Innovation is key to improving productivity and efficiency. This report covers the subject with practical and interesting articles.
Defined as the process of introducing new ideas, innovation is very difficult to pin down. This has not stopped Forbes magazine from publishing an annual global top innovators’ list. Forbes produces this by calculating an ‘innovation premium’ – the difference between a company’s market capitalisation and the net present value of cash flows from their existing income streams. This valuation premium to their true value is reckoned to be the best gauge of a company’s ability to create wealth from new products and hence its innovation measure.
We accept those companies at the top of the list as true innovators – Servicenow, Workday, Salesforce, Tesla, Amazon, etc – but in fact the premium that they enjoy may be no more than a vote of confidence in the company’s management and board to be able to successfully exploit their existing income streams. ‘Innovation is hard to define’ admitted Fred Allen, senior editor, leadership at Forbes when issuing the list.
The Balanced Scorecard Institute have however agreed that if innovation is the process of implementation of new or improved products, the results are measureable from the success achieved from that implementation. They measured this by looking at the number of new ideas per 100 employees, the number of those funded and the ROI on the new ideas. This practical approach is likely to come up with a different list as to which companies are the best at innovation.
Many believe that there is a correlation between investment in R&D and innovation. The UK has historically been relatively poor at investing money into R&D against other OECD countries. The UK also scores very low on the list of innovators, which belies the fact that the UK had more than 6,000 patents registered each year, significantly higher than most OECD countries. The imbalance could be that the UK is great at inventing things, but less good at taking them to market. Hopefully new tax efficient investment raised through the Enterprise Investment Scheme and other similar ideas will alter this over time.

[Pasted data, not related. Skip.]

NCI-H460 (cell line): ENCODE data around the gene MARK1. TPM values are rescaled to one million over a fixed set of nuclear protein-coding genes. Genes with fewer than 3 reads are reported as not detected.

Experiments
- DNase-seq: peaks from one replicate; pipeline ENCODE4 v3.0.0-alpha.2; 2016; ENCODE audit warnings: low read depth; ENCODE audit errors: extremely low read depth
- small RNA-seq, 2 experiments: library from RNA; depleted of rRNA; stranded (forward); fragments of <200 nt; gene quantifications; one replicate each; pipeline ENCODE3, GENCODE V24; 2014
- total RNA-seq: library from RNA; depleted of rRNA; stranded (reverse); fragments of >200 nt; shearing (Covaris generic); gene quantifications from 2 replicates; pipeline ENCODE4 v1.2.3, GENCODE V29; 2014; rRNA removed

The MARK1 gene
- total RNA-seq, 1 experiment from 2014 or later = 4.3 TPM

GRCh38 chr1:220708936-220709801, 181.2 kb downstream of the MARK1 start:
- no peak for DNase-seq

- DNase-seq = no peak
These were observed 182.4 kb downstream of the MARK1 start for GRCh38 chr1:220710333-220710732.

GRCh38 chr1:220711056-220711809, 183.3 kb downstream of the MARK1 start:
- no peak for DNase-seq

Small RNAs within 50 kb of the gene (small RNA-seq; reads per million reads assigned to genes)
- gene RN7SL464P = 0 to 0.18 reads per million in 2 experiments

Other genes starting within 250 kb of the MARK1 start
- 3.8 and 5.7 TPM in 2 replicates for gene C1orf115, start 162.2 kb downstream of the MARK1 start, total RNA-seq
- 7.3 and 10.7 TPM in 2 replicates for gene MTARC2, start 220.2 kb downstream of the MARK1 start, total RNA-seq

One other interesting idea about innovation is raised by Cerulli and Poti (2012) – they raise the prospect that there is a ‘crowding out’ effect from competitors and government on investing in R&D and innovation. The more that government and large companies invest, the less room there is for smaller ones to innovate.
This is my last report for the Business and Management Faculty – I am moving off to pastures new. Please do look me up on LinkedIn if you would like to keep in touch and contact email@example.com or firstname.lastname@example.org if you have any comments or thoughts about our output. I wish you all a wonderful Christmas and hope that you enjoy a prosperous New Year.
Dipak Vashi, Technical Manager, Business and Management Faculty